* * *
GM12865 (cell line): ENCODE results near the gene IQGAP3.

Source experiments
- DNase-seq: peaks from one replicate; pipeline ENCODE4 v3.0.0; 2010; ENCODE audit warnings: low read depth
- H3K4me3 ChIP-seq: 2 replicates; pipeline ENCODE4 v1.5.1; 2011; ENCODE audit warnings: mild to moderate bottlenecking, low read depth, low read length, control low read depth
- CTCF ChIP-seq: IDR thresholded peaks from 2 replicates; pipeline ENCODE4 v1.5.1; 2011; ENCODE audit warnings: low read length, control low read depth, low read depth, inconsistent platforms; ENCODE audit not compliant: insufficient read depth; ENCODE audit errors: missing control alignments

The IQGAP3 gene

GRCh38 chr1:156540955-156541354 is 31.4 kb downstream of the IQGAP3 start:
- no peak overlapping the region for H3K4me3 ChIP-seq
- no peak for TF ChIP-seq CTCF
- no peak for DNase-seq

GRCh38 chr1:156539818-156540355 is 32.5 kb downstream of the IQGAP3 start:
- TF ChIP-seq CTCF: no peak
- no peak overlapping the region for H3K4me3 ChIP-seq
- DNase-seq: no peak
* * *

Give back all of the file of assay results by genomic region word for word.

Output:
GM12865 (cell line): ENCODE results near the gene IQGAP3.

Source experiments
- DNase-seq: peaks from one replicate; pipeline ENCODE4 v3.0.0; 2010; ENCODE audit warnings: low read depth
- H3K4me3 ChIP-seq: 2 replicates; pipeline ENCODE4 v1.5.1; 2011; ENCODE audit warnings: mild to moderate bottlenecking, low read depth, low read length, control low read depth
- CTCF ChIP-seq: IDR thresholded peaks from 2 replicates; pipeline ENCODE4 v1.5.1; 2011; ENCODE audit warnings: low read length, control low read depth, low read depth, inconsistent platforms; ENCODE audit not compliant: insufficient read depth; ENCODE audit errors: missing control alignments

The IQGAP3 gene

GRCh38 chr1:156540955-156541354 is 31.4 kb downstream of the IQGAP3 start:
- no peak overlapping the region for H3K4me3 ChIP-seq
- no peak for TF ChIP-seq CTCF
- no peak for DNase-seq

GRCh38 chr1:156539818-156540355 is 32.5 kb downstream of the IQGAP3 start:
- TF ChIP-seq CTCF: no peak
- no peak overlapping the region for H3K4me3 ChIP-seq
- DNase-seq: no peak